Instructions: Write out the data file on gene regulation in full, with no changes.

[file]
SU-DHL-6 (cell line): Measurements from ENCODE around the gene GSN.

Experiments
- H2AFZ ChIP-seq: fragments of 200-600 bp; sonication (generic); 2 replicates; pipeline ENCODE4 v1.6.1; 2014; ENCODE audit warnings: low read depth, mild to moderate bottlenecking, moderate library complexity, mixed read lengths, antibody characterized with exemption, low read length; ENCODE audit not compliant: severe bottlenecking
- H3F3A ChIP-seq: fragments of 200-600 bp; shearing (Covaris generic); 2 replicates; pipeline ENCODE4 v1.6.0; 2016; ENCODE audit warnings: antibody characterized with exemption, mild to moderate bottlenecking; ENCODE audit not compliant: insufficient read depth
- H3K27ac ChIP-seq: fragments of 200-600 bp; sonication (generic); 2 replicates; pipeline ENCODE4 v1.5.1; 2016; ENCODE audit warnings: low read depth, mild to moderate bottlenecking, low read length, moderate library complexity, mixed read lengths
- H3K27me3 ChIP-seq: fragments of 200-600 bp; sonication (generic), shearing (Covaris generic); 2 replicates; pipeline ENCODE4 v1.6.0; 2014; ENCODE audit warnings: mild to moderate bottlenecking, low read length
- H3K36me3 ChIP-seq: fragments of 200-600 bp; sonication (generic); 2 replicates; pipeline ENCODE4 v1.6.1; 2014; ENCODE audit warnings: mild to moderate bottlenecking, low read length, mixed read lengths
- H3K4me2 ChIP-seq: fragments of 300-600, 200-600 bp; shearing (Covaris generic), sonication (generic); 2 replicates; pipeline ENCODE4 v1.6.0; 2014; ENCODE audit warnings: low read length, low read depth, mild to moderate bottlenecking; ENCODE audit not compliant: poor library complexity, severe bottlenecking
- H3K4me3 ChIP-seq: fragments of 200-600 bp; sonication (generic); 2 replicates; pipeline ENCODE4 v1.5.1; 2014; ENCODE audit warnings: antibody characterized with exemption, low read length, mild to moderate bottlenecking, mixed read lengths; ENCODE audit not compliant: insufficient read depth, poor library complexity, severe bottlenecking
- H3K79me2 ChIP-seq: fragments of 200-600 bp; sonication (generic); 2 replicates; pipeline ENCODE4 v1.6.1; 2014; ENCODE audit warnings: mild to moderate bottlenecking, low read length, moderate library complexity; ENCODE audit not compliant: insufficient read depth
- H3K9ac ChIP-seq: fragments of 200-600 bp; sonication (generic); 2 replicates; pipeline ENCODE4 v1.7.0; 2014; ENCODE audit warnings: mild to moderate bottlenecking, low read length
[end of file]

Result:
SU-DHL-6 (cell line): Measurements from ENCODE around the gene GSN.

Experiments
- H2AFZ ChIP-seq: fragments of 200-600 bp; sonication (generic); 2 replicates; pipeline ENCODE4 v1.6.1; 2014; ENCODE audit warnings: low read depth, mild to moderate bottlenecking, moderate library complexity, mixed read lengths, antibody characterized with exemption, low read length; ENCODE audit not compliant: severe bottlenecking
- H3F3A ChIP-seq: fragments of 200-600 bp; shearing (Covaris generic); 2 replicates; pipeline ENCODE4 v1.6.0; 2016; ENCODE audit warnings: antibody characterized with exemption, mild to moderate bottlenecking; ENCODE audit not compliant: insufficient read depth
- H3K27ac ChIP-seq: fragments of 200-600 bp; sonication (generic); 2 replicates; pipeline ENCODE4 v1.5.1; 2016; ENCODE audit warnings: low read depth, mild to moderate bottlenecking, low read length, moderate library complexity, mixed read lengths
- H3K27me3 ChIP-seq: fragments of 200-600 bp; sonication (generic), shearing (Covaris generic); 2 replicates; pipeline ENCODE4 v1.6.0; 2014; ENCODE audit warnings: mild to moderate bottlenecking, low read length
- H3K36me3 ChIP-seq: fragments of 200-600 bp; sonication (generic); 2 replicates; pipeline ENCODE4 v1.6.1; 2014; ENCODE audit warnings: mild to moderate bottlenecking, low read length, mixed read lengths
- H3K4me2 ChIP-seq: fragments of 300-600, 200-600 bp; shearing (Covaris generic), sonication (generic); 2 replicates; pipeline ENCODE4 v1.6.0; 2014; ENCODE audit warnings: low read length, low read depth, mild to moderate bottlenecking; ENCODE audit not compliant: poor library complexity, severe bottlenecking
- H3K4me3 ChIP-seq: fragments of 200-600 bp; sonication (generic); 2 replicates; pipeline ENCODE4 v1.5.1; 2014; ENCODE audit warnings: antibody characterized with exemption, low read length, mild to moderate bottlenecking, mixed read lengths; ENCODE audit not compliant: insufficient read depth, poor library complexity, severe bottlenecking
- H3K79me2 ChIP-seq: fragments of 200-600 bp; sonication (generic); 2 replicates; pipeline ENCODE4 v1.6.1; 2014; ENCODE audit warnings: mild to moderate bottlenecking, low read length, moderate library complexity; ENCODE audit not compliant: insufficient read depth
- H3K9ac ChIP-seq: fragments of 200-600 bp; sonication (generic); 2 replicates; pipeline ENCODE4 v1.7.0; 2014; ENCODE audit warnings: mild to moderate bottlenecking, low read length